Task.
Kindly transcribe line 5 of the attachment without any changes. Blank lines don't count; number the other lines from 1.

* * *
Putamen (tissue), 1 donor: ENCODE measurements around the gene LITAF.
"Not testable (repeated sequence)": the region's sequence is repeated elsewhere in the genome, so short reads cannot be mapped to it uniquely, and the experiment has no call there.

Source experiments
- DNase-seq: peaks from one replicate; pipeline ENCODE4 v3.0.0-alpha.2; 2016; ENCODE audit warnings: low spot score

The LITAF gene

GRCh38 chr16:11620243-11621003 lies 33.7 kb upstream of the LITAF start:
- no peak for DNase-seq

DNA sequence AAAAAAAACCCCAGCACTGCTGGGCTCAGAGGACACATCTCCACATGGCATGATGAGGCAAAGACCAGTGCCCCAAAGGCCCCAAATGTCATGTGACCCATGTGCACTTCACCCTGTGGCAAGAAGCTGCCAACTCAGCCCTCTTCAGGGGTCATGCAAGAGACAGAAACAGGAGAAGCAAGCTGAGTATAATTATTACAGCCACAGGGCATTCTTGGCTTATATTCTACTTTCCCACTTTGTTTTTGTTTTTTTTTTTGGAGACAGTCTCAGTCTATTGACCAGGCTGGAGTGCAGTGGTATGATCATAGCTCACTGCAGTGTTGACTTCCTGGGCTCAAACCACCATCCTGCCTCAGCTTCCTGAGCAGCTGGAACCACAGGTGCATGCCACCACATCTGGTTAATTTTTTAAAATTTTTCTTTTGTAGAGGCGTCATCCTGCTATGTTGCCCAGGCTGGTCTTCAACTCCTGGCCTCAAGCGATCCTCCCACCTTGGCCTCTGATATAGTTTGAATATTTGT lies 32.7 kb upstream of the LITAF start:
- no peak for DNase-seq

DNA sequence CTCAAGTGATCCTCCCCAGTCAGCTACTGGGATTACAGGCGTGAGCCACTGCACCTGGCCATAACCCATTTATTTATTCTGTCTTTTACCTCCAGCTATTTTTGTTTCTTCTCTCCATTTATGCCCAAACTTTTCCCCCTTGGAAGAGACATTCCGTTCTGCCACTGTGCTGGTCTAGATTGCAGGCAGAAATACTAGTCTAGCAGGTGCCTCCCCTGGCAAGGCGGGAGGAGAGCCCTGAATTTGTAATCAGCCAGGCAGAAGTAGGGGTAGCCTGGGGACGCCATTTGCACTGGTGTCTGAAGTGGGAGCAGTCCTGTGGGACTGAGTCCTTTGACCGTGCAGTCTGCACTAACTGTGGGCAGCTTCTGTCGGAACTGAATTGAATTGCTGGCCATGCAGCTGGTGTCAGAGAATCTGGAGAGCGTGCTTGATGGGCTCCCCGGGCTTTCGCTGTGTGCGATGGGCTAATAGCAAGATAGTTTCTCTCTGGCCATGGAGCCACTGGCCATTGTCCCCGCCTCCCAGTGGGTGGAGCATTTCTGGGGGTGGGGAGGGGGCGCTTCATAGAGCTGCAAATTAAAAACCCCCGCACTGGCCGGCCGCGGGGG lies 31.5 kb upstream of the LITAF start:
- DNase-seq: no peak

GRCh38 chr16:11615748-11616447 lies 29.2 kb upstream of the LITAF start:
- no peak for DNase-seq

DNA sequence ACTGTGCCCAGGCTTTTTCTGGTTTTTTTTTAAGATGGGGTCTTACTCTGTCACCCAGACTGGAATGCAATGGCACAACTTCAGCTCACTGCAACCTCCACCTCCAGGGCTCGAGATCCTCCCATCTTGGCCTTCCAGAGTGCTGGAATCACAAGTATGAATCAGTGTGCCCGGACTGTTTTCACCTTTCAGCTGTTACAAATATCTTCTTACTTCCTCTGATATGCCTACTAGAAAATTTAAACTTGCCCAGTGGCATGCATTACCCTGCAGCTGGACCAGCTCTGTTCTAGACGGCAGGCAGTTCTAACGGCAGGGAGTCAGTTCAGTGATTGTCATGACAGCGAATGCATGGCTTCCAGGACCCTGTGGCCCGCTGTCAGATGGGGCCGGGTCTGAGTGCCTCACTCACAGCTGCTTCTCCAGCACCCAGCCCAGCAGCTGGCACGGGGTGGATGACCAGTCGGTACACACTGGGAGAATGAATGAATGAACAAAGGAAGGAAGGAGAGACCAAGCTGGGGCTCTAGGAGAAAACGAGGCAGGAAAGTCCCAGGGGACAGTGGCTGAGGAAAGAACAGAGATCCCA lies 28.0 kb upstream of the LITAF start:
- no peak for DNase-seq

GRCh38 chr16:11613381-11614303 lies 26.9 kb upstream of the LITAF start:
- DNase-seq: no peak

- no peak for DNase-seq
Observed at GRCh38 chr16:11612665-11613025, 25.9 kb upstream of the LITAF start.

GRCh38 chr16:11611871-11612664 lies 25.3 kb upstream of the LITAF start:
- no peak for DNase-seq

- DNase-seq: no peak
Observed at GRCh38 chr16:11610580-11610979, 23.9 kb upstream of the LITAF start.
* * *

The LITAF gene